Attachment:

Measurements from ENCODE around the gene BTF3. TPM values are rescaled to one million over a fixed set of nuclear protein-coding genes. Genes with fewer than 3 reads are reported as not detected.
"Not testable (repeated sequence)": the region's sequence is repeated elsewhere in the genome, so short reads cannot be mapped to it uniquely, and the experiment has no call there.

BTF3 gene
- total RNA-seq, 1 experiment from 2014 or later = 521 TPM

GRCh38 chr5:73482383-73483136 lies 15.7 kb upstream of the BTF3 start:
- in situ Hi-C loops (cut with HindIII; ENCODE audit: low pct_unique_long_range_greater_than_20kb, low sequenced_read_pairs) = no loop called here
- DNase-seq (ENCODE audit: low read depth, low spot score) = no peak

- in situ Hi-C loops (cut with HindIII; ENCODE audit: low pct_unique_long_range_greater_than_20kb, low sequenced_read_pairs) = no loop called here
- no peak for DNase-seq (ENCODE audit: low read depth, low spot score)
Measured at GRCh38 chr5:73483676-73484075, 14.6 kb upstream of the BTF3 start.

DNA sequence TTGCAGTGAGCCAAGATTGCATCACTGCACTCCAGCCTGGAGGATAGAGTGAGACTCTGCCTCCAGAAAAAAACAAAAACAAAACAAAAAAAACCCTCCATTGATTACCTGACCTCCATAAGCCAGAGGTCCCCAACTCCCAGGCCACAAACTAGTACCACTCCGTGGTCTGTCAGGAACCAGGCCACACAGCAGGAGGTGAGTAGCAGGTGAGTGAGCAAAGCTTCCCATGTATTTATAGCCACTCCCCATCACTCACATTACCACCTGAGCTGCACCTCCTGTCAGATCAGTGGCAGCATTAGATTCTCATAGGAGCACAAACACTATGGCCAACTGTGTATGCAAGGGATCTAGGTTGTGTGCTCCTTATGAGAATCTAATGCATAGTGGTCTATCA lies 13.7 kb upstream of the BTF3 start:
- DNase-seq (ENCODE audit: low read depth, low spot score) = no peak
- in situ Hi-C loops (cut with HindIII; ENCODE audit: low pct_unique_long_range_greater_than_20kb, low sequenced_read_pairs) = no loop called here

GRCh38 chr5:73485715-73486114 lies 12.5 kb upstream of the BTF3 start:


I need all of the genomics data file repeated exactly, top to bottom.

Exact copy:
Measurements from ENCODE around the gene BTF3. TPM values are rescaled to one million over a fixed set of nuclear protein-coding genes. Genes with fewer than 3 reads are reported as not detected.
"Not testable (repeated sequence)": the region's sequence is repeated elsewhere in the genome, so short reads cannot be mapped to it uniquely, and the experiment has no call there.

BTF3 gene
- total RNA-seq, 1 experiment from 2014 or later = 521 TPM

GRCh38 chr5:73482383-73483136 lies 15.7 kb upstream of the BTF3 start:
- in situ Hi-C loops (cut with HindIII; ENCODE audit: low pct_unique_long_range_greater_than_20kb, low sequenced_read_pairs) = no loop called here
- DNase-seq (ENCODE audit: low read depth, low spot score) = no peak

- in situ Hi-C loops (cut with HindIII; ENCODE audit: low pct_unique_long_range_greater_than_20kb, low sequenced_read_pairs) = no loop called here
- no peak for DNase-seq (ENCODE audit: low read depth, low spot score)
Measured at GRCh38 chr5:73483676-73484075, 14.6 kb upstream of the BTF3 start.

DNA sequence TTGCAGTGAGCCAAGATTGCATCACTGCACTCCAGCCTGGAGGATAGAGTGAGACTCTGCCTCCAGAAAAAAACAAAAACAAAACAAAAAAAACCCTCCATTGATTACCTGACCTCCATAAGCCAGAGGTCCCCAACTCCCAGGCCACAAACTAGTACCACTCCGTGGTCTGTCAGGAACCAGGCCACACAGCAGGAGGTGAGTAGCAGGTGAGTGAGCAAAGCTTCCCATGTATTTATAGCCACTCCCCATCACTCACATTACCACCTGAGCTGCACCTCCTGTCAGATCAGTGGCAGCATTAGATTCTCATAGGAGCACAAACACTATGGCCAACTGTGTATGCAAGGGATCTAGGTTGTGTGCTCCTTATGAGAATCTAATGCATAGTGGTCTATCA lies 13.7 kb upstream of the BTF3 start:
- DNase-seq (ENCODE audit: low read depth, low spot score) = no peak
- in situ Hi-C loops (cut with HindIII; ENCODE audit: low pct_unique_long_range_greater_than_20kb, low sequenced_read_pairs) = no loop called here

GRCh38 chr5:73485715-73486114 lies 12.5 kb upstream of the BTF3 start: